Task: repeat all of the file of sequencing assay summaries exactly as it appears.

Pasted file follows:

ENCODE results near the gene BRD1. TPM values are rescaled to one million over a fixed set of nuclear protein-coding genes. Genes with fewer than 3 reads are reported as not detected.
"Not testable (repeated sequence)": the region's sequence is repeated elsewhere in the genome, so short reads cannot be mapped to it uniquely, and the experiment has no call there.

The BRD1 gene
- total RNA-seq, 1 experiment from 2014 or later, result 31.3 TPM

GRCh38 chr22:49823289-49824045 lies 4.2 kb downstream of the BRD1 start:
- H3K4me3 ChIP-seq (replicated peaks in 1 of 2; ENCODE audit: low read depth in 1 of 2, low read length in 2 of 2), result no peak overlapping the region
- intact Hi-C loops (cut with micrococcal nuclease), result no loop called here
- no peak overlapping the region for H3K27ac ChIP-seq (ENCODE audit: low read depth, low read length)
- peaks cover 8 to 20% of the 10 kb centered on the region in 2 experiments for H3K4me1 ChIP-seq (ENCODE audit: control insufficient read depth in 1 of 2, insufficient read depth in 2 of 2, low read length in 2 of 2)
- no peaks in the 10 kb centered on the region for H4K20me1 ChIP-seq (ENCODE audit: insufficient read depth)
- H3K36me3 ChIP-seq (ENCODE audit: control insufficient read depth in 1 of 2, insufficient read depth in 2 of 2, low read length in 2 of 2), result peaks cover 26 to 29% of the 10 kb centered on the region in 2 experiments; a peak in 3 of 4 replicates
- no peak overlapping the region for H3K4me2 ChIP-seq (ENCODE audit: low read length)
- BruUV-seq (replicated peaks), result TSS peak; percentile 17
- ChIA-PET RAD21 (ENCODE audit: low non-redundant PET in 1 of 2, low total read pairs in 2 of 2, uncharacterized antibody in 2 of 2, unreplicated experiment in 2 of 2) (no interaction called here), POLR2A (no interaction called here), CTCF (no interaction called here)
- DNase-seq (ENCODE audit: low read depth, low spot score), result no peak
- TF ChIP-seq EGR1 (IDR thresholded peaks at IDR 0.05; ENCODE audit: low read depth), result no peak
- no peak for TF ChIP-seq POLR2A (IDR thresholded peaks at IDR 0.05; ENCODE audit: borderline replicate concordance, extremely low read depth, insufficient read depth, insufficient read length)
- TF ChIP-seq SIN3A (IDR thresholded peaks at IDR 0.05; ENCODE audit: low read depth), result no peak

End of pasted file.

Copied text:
ENCODE results near the gene BRD1. TPM values are rescaled to one million over a fixed set of nuclear protein-coding genes. Genes with fewer than 3 reads are reported as not detected.
"Not testable (repeated sequence)": the region's sequence is repeated elsewhere in the genome, so short reads cannot be mapped to it uniquely, and the experiment has no call there.

The BRD1 gene
- total RNA-seq, 1 experiment from 2014 or later, result 31.3 TPM

GRCh38 chr22:49823289-49824045 lies 4.2 kb downstream of the BRD1 start:
- H3K4me3 ChIP-seq (replicated peaks in 1 of 2; ENCODE audit: low read depth in 1 of 2, low read length in 2 of 2), result no peak overlapping the region
- intact Hi-C loops (cut with micrococcal nuclease), result no loop called here
- no peak overlapping the region for H3K27ac ChIP-seq (ENCODE audit: low read depth, low read length)
- peaks cover 8 to 20% of the 10 kb centered on the region in 2 experiments for H3K4me1 ChIP-seq (ENCODE audit: control insufficient read depth in 1 of 2, insufficient read depth in 2 of 2, low read length in 2 of 2)
- no peaks in the 10 kb centered on the region for H4K20me1 ChIP-seq (ENCODE audit: insufficient read depth)
- H3K36me3 ChIP-seq (ENCODE audit: control insufficient read depth in 1 of 2, insufficient read depth in 2 of 2, low read length in 2 of 2), result peaks cover 26 to 29% of the 10 kb centered on the region in 2 experiments; a peak in 3 of 4 replicates
- no peak overlapping the region for H3K4me2 ChIP-seq (ENCODE audit: low read length)
- BruUV-seq (replicated peaks), result TSS peak; percentile 17
- ChIA-PET RAD21 (ENCODE audit: low non-redundant PET in 1 of 2, low total read pairs in 2 of 2, uncharacterized antibody in 2 of 2, unreplicated experiment in 2 of 2) (no interaction called here), POLR2A (no interaction called here), CTCF (no interaction called here)
- DNase-seq (ENCODE audit: low read depth, low spot score), result no peak
- TF ChIP-seq EGR1 (IDR thresholded peaks at IDR 0.05; ENCODE audit: low read depth), result no peak
- no peak for TF ChIP-seq POLR2A (IDR thresholded peaks at IDR 0.05; ENCODE audit: borderline replicate concordance, extremely low read depth, insufficient read depth, insufficient read length)
- TF ChIP-seq SIN3A (IDR thresholded peaks at IDR 0.05; ENCODE audit: low read depth), result no peak